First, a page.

In a still further embodiment again, the animation messaging application further configures the processor to: receive an interactive animated message comprising encoded video divided into a plurality of video sequences; select at least one video sequence from the plurality of video sequences; and playback the selected at least one video sequence via a display device.

In still another embodiment again, a single device comprises the video camera, and processor.

A still further additional embodiment includes a video camera, a processor, a network interface, and storage containing an animated message application. In addition, the animated message application configures the processor to: capture a sequence of video frames using the video camera; detect a human face within a sequence of video frames; track changes in human facial expression of a human face detected within a sequence of video frames; map tracked changes in human facial expression to motion data, where the motion data is generated to animate the 3D character model; and transmit the motion data to a remote device via a network interface.

Still another additional embodiment also includes transmitting data identifying a 3D character model.

In a yet further embodiment again, the animation messaging application further configures the processor to: receive encoded video from the remote device via the network interface; detect an animation trigger; send additional motion data to the remote device via the network interface in response to the animation trigger; and receive updated encoded video from the remote device.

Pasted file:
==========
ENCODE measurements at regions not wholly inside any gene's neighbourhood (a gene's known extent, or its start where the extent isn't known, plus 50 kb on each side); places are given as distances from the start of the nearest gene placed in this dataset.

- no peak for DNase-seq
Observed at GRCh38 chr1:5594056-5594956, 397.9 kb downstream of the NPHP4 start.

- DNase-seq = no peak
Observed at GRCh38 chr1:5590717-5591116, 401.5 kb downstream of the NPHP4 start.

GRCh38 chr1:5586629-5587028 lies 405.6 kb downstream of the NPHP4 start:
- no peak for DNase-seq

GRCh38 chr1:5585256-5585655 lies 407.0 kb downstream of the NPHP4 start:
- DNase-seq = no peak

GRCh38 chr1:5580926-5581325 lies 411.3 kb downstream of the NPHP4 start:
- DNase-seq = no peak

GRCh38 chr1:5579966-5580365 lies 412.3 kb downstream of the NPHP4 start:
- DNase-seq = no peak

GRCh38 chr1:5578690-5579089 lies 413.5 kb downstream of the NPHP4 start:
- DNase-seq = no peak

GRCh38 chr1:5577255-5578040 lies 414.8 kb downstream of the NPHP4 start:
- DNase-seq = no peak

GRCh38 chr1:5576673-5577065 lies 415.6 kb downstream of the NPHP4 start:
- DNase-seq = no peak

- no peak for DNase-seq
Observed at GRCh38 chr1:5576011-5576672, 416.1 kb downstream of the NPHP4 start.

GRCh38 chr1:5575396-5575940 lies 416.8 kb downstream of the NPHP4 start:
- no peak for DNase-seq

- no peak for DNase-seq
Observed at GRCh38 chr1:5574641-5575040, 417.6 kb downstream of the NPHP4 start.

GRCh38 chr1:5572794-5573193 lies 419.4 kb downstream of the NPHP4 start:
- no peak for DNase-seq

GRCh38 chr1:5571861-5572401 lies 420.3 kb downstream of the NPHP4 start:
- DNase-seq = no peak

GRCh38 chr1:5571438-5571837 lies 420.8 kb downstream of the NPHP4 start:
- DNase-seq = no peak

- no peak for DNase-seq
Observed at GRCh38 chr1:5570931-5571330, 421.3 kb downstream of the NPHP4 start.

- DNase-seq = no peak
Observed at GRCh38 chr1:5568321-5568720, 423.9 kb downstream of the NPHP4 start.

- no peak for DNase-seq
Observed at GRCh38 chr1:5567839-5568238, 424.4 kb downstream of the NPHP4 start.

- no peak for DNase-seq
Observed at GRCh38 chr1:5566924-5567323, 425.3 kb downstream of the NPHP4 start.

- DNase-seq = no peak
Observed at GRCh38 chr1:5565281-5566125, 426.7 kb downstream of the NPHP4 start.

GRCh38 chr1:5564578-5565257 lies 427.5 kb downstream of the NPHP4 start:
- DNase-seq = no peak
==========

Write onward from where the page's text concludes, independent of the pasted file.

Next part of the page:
In yet another embodiment again, the animation messaging application further configures the processor to: receive encoded video from the remote device via the network interface; detect an animation trigger; send a message indicating the receipt of the animation trigger to the remote computing device; and receive updated encoded video from the remote device.

In a yet further additional embodiment, the animation messaging application further configures the processor to: receive an animated video message including motion data from a remote device, where the motion data comprises a plurality of animation sequences; select an animation sequence from the plurality of animation sequences; combine the motion data from the selected animation sequence with additional motion data to create combined motion data; and transmit the combined motion data to a remote device via a network interface.